Embryonic eye, with lens vesicle
SSB IMAGE INDEX
Note that the embryonic lens is basically a "bubble" of epithelium, the lens vesicle, which invaginates and pinches off from the surface ectoderm. (The formation of this vesicle is induced by the underlying optic vesicle, below.) Cells forming the front layer of this vesicle mature into simple cuboidal epithelium, while the cells forming the back layer elongate into lens fibers.
The retina also forms from a vesicle, the optic vesicle, which evaginates from the neuroectodermal diencephalic vesicle. This vesicle does not "pinch off" but remains attached to developing brain; the connection between optic and diencephalic vesicles becomes the optic nerve.
The optic vesicle itself collapses into a cup, as illustrated above. The front surface of this vesicle (the hollow of the cup) becomes the neural retina, while the back surface becomes the retina's pigmented epithelium.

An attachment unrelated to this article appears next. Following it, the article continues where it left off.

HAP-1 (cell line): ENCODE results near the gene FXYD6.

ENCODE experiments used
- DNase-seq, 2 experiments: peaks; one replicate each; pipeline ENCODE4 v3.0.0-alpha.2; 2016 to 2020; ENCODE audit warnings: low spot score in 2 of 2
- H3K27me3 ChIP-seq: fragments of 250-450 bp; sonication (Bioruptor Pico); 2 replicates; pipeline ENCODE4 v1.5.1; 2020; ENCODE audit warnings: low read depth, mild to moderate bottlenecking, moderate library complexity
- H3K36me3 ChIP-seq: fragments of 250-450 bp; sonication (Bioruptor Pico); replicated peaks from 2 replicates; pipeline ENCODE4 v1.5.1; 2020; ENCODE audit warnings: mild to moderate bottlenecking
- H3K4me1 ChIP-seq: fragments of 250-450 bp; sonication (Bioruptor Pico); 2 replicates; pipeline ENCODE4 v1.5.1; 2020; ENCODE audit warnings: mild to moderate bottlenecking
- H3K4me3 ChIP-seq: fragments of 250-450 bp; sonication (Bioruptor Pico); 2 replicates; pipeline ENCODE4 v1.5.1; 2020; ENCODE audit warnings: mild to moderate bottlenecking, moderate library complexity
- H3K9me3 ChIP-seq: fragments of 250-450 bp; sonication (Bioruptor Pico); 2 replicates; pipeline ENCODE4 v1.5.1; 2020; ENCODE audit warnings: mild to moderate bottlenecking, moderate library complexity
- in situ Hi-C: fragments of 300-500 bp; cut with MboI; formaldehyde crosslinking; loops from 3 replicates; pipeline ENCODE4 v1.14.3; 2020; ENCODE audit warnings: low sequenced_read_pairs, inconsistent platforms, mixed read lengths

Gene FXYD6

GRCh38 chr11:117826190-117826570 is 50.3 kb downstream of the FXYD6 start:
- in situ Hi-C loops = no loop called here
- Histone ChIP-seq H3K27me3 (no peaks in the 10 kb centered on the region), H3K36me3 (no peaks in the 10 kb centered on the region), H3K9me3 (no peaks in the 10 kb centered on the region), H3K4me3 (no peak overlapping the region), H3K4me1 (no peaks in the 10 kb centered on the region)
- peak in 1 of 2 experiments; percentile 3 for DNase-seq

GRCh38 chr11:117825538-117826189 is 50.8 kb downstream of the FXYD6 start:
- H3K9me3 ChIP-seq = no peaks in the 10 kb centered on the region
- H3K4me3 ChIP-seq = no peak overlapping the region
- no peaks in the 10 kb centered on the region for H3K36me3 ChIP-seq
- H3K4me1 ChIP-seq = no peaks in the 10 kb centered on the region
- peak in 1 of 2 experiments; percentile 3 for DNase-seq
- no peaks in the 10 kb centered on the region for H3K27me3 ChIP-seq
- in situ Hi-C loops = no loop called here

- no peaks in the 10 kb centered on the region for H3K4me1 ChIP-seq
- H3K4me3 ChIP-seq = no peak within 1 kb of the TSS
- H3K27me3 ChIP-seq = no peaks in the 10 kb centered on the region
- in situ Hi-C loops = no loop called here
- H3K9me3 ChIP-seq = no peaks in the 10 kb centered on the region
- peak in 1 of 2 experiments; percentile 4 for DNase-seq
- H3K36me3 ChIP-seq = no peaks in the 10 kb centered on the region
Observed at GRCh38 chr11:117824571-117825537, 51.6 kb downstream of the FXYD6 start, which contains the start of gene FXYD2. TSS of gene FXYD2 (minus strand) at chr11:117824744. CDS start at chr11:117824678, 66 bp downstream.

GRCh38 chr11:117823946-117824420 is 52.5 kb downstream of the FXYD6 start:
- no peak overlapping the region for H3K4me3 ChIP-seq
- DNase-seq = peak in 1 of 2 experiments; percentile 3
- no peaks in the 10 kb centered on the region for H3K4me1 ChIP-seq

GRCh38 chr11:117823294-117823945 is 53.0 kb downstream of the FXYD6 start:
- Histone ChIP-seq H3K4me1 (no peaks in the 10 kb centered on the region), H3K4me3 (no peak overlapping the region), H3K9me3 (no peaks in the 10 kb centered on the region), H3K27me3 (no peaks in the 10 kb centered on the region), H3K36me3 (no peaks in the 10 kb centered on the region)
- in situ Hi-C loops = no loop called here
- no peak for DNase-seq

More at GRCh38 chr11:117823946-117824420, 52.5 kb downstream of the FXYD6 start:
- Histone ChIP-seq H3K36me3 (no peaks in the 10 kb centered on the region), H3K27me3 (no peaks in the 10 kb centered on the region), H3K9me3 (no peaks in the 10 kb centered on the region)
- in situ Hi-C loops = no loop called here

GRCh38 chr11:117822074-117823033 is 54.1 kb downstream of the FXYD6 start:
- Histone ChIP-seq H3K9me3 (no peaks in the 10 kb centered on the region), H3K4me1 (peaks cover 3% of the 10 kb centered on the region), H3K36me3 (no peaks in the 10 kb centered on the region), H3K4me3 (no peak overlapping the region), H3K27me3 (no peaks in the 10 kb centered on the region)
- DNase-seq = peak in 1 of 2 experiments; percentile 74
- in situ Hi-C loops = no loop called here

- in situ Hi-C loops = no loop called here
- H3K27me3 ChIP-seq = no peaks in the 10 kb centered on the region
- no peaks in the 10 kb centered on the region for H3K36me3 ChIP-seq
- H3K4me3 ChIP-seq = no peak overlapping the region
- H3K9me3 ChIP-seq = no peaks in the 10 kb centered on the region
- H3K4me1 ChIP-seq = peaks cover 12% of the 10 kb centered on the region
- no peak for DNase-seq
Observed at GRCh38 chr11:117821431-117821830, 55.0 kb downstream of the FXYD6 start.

Although cells of the pigmented epithelium are intimately associated with outer segments (rods and cones) of receptor cells, this surface where the neural retina contacts the pigmented epithelium is inherently extremely fragile and is the site where retinal detachment can occur. (Some "detachment" can be seen above, where the embryonic layers have not yet finished coming together.)
All other portions of the eye (sclera, substantia propria of cornea, choroid, ciliary body, iris, aqueous humor and vitreous humor) all condense out of embryonic mesenchyme and are mostly connective tissue. The iris and the ciliary body also include smooth muscle.)
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Last updated: 30 November 2004 / dgk